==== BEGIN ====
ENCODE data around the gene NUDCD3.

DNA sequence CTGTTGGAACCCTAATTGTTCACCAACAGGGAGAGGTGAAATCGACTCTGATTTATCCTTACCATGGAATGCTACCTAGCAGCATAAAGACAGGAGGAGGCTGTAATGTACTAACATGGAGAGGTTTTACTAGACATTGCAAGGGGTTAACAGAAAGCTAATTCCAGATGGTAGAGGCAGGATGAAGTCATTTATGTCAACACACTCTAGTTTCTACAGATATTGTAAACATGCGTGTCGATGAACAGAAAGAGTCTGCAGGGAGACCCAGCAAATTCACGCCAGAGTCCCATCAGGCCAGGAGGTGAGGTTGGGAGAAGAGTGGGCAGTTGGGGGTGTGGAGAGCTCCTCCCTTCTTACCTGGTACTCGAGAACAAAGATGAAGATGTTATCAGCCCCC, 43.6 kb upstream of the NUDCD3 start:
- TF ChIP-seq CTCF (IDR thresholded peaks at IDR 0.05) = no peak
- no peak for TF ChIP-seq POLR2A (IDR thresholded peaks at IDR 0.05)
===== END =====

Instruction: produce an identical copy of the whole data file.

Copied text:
ENCODE data around the gene NUDCD3.

DNA sequence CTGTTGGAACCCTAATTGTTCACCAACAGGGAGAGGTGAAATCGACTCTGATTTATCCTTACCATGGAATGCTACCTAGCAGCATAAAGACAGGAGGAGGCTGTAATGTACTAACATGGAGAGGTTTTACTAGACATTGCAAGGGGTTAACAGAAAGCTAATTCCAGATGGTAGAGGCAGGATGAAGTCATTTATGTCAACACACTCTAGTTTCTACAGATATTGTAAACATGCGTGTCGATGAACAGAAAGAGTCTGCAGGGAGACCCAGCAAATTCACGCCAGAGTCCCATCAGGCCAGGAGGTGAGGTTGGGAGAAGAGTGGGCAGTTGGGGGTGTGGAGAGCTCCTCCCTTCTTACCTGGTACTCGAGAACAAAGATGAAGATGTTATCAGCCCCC, 43.6 kb upstream of the NUDCD3 start:
- TF ChIP-seq CTCF (IDR thresholded peaks at IDR 0.05) = no peak
- no peak for TF ChIP-seq POLR2A (IDR thresholded peaks at IDR 0.05)